SMH Small Business Trends
January 22, 2014
Many consumers prefer tradespeople who are unprofessional. So don't complain next time a tradie fails to meet your expectations.
I have little sympathy for homeowners who use second rate tradespeople, then tell the world about how bad all tradesmen are. The question I’d like to ask is what criteria are they using to make decisions about hiring the right tradesman?
I am a tradesman and can say unequivocally ‘professionalism’ is something few people are prepared to pay for when selecting a tradesperson. Qualifications, reputation, skillset, past knowledge and experiences stand for very little when it comes to comparing quotes. Ultimately, it comes down to who is the cheapest. As a result the industry continues to fail on delivering reasonable standards in workmanship and customer service.
Being ‘professional’ in the building industry is just not worth it to the tradesperson, as it does not translate into business. It’s not appreciated by homeowners until the job goes horribly wrong and they wish they’d paid more for a tradesperson with better experience.
In fact, sometimes promoting a professional image can be counter-effective. A tradesperson can have more chance of winning a job by parading him or herself as vulnerable, uneducated, sloppy and cheap, instead of being professional, thorough, conscientious, honest, caring, diligent and successful.
People don’t want to hire someone who looks successful; instead they want someone who appears down on their luck, desperate for the work and easier to take advantage of at the end of the job when it’s time to pay. In my experience, society has pigeonholed builders and tradesmen as uneducated morons who should be spoken down to, treated with contempt and made to beg for their final payment.
Indeed, lack of security of payment is a huge issue many tradespeople have to endure. These experiences create deep scars that impact their family’s wellbeing, and trigger sometimes paranoid behaviours, that make it hard to come across as ‘professional’.
There is a lot of talk about reforming building codes and standards, industry regulations, customer service and compliance coming from those at the top, but way too little action taken. There are government departments, industry associations and business groups that need to get serious about cleaning up the shonks in the industry by sticking to their words and taking severe action to clean them out.
At the moment, the cost of running a compliant business is significantly greater than running one that’s not compliant. Yet both compliant and non-compliant businesses compete for the same job in the same market. Half the contractors I know are unlicensed, uninsured or operating while insolvent, yet are knee deep in work. But many compliant ones that carry all the compulsory insurances and overheads are sitting idle, unable to land a job.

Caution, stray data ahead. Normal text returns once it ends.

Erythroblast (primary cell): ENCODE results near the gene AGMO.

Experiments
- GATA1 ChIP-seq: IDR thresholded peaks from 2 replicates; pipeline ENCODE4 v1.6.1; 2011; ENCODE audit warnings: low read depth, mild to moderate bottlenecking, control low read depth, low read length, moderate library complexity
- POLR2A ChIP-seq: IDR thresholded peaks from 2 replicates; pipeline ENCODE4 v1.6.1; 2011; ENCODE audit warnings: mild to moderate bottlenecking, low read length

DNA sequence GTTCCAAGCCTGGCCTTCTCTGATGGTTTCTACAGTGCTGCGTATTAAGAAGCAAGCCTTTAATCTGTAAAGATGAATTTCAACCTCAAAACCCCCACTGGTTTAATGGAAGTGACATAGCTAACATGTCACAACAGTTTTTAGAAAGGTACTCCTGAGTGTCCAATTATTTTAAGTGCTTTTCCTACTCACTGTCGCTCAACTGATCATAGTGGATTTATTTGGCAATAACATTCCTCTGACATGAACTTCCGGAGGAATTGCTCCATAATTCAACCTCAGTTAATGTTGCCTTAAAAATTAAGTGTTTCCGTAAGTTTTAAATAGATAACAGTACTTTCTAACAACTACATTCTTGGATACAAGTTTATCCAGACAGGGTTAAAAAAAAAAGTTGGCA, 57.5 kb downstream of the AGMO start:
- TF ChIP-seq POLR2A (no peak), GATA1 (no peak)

The industry needs to stop following the path of its past and start providing new, professional service levels that are on par with other service industries. Otherwise, the trades will continue to operate as a black market and never be taken seriously.
Educational institutes such as universities and colleges, which are responsible for issuing trade qualifications, need to include business management in curricula that cover basic accounting, marketing and customer service. Most apprentices coming through the system don’t know what a basic business model is, let alone the true meaning of professional services. And they are the future of the industry.
We are all responsible for changing attitudes and opinions about the building industry. But until we all start respecting tradesman for the qualified individuals they are, we can’t expect professionalism or customer service to improve.
Courtesy also needs to go both ways. It’s a small thing, but when I make contact with someone for the first time, I expect them to look me directly in the eye and show me the respect I deserve as a human being.
On the other hand, if a tradesperson isn’t punctual, fails to answer calls or return messages, can’t provide a clear and detailed quote, asks for cash, doesn’t have an email address, doesn’t have a bank account, can’t provide insurances and doesn’t present well, don’t reward him or her with the job. Continue looking until you find someone that ticks all those boxes. This degree of scrutiny is really the only way to eliminate or at least minimise risk.
Professionalism is more than just a flashy business name or logo, or even a website. It needs to be about the whole package. The industry needs to raise the bar. But it needs the community’s help to know how high to place it.
Allen Cetinic is a director of Render My Home.